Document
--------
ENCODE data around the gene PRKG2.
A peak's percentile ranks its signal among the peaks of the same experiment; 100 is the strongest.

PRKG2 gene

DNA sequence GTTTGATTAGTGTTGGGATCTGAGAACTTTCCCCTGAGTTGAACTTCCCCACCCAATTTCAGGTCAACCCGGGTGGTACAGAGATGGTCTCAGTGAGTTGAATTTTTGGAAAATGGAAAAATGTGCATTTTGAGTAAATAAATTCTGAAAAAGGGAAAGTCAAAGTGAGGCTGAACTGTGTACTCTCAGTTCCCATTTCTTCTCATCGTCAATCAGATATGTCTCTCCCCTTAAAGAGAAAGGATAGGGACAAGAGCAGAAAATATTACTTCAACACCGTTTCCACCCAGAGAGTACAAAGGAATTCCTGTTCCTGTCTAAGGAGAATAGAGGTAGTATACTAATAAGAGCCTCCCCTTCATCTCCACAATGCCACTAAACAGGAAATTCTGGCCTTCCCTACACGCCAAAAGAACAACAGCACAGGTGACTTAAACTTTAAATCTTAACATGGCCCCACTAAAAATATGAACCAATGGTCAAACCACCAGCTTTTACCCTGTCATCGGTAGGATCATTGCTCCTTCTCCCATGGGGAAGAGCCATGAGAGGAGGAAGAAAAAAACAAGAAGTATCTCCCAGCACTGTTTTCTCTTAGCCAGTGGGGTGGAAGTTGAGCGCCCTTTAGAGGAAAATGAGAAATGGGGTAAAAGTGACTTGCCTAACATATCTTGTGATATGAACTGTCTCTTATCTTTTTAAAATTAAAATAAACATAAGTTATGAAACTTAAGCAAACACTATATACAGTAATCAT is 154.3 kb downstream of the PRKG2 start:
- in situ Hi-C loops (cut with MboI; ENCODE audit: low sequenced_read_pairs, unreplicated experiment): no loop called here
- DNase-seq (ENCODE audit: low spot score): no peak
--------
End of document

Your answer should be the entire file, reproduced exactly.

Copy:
ENCODE data around the gene PRKG2.
A peak's percentile ranks its signal among the peaks of the same experiment; 100 is the strongest.

PRKG2 gene

DNA sequence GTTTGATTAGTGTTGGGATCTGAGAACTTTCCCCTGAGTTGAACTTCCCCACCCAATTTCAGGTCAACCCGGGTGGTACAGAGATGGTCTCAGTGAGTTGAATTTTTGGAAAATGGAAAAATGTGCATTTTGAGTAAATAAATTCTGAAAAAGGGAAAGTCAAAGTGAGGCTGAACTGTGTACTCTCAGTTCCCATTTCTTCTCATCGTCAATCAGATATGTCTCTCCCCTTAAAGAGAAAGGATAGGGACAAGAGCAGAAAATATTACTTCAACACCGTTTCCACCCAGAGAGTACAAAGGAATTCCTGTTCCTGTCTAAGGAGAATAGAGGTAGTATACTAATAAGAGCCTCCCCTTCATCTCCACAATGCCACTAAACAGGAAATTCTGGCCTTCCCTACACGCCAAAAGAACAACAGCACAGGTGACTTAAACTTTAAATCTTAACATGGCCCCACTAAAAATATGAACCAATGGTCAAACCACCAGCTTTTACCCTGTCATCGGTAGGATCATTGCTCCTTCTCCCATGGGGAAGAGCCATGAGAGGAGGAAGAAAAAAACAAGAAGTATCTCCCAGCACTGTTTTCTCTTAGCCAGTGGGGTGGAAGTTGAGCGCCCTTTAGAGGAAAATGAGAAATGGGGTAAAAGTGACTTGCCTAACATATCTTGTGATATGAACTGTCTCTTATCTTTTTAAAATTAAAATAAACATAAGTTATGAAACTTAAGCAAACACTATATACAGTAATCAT is 154.3 kb downstream of the PRKG2 start:
- in situ Hi-C loops (cut with MboI; ENCODE audit: low sequenced_read_pairs, unreplicated experiment): no loop called here
- DNase-seq (ENCODE audit: low spot score): no peak